We’ve all been there. We brew a pot of coffee, drink a few cups, and then pour a good 4-6 cups of leftover coffee down the drain. But what if I told you there was a way to save that brewed coffee for a late night iced coffee? In this blog post, I’ll be answering the question of whether or not you can put hot coffee in the fridge, along with methods for preserving leftover coffee.
Table of Contents
Can you put hot coffee in the Fridge?
Can you put hot coffee in the refrigerator? Yes, but let it reach room temperature first. Keep the coffee in a mason jar with an airtight lid or an other airtight container.
If you put hot coffee directly into the fridge it’ll one, absorb the smells of the food in the fridge and oxidize it, making it taste even worse. Also, hot coffee can raise the refrigerator’s internal temperature, which could spoil food–especially in older fridge models.
How to store your cooled coffee
When you put coffee in the fridge, it’s important to use a container that keeps air out, like a mason jar. But even then, you should drink it within three to five days to keep it from going bad. Adding milk or creamer shortens the coffee’s shelf life to just 1-2 days.
Recommended Liquid Coffee Storage Containers
Can I Reheat Cooled Coffee?
If you’ve refrigerated your coffee and are thinking about reheating it in the microwave, you might want to reconsider. Microwaving refrigerated coffee, including iced coffee and cold brew, will make the coffee taste super gross.
Thinking outside the box for a second…try freezing your leftover coffee in ice cube trays. This way, you can chill your ice coffee without watering it down as the ice melts.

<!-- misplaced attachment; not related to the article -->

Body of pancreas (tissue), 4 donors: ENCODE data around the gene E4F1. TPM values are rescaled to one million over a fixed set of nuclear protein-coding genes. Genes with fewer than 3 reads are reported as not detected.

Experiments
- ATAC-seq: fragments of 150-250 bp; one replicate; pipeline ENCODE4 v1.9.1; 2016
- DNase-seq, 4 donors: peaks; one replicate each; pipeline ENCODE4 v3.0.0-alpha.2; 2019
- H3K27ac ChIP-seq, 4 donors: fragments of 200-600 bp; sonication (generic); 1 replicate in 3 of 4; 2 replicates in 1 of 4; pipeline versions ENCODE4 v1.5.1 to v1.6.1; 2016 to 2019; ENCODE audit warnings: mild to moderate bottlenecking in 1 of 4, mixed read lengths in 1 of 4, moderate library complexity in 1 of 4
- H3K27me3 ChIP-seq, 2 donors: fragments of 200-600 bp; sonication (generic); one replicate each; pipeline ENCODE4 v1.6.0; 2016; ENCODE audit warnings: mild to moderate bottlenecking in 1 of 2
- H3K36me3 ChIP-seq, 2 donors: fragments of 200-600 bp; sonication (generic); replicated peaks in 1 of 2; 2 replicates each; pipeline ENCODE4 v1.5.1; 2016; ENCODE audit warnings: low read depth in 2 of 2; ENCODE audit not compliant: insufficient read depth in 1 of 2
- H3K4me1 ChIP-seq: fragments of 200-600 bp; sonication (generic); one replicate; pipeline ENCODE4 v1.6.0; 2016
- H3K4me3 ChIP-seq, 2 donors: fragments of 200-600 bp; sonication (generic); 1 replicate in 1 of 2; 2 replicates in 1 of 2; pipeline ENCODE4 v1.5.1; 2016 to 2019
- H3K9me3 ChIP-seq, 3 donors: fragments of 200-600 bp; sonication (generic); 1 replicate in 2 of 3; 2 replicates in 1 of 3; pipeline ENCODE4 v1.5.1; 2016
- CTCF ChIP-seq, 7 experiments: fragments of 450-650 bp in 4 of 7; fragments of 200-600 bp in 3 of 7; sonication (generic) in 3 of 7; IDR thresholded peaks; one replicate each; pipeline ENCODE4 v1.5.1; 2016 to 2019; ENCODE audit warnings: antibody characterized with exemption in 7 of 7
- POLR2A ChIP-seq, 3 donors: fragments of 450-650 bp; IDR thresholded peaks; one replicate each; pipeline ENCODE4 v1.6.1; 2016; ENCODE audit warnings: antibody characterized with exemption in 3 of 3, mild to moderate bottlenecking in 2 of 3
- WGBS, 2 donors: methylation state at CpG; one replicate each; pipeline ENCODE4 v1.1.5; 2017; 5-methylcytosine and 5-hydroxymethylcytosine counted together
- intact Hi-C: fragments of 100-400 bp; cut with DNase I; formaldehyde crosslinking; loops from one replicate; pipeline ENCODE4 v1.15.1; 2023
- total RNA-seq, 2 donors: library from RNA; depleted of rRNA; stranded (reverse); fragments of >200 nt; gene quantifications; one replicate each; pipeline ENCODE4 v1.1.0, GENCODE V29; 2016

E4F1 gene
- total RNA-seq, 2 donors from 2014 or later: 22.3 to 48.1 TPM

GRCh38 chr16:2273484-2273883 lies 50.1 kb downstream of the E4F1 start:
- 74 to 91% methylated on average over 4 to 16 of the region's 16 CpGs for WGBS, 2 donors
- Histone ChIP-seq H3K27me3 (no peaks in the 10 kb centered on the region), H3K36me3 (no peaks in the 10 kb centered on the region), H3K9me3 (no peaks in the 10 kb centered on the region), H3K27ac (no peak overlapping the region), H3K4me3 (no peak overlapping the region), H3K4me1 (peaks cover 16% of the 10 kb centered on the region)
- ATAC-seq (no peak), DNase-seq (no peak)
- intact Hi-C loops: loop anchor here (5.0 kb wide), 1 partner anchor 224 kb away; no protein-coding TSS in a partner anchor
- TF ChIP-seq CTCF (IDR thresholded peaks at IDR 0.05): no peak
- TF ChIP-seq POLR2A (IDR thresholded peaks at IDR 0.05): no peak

Refrigerated Coffee vs. Cold Brew Coffee
Cold brew coffee, which is made by soaking ground coffee in cold water for 12 to 24 hours, creates a unique brew with different qualities compared to traditional hot coffee. This brewing process results in coffee that’s generally less acidic, a feature that’s even more pronounced in darker roasts.
This is different from coffee you’ve brewed and then refrigerated to drink later. Cold brew creates a much smoother, less acidic coffee concentrate, while brewed coffee that you’ve cooled tastes like, well, cold coffee.
Iced coffee, on the other hand, is coffee that is brewed with a bit more coffee grounds than normal. The hot coffee is brought to room temperature and then poured over ice and then placed back in the refrigerator in a large plastic pitcher. This is how we made it at Starbucks back in 2006.
My Personal Perspective
I was a barista for a good 20 years. I’ve seen how storing brewed coffee improperly can change its taste. One day, after playing with the three baby chicks my roommates and I bought at a farm supply store, we sat on our back deck, loaded up our 3 foot bong, and drank some freshly brewed french press coffee from Tully’s.
Me, not one to waste anything, decided to put my half-finished mug of coffee in the fridge before heading off to play ultimate frisbee. The next morning I gleefully opened the fridge, took a sip, and immediately spit it in the sink. It tasted like the leftover rotisserie chicken sitting one shelf up. One of the top 10 worst moments of my life.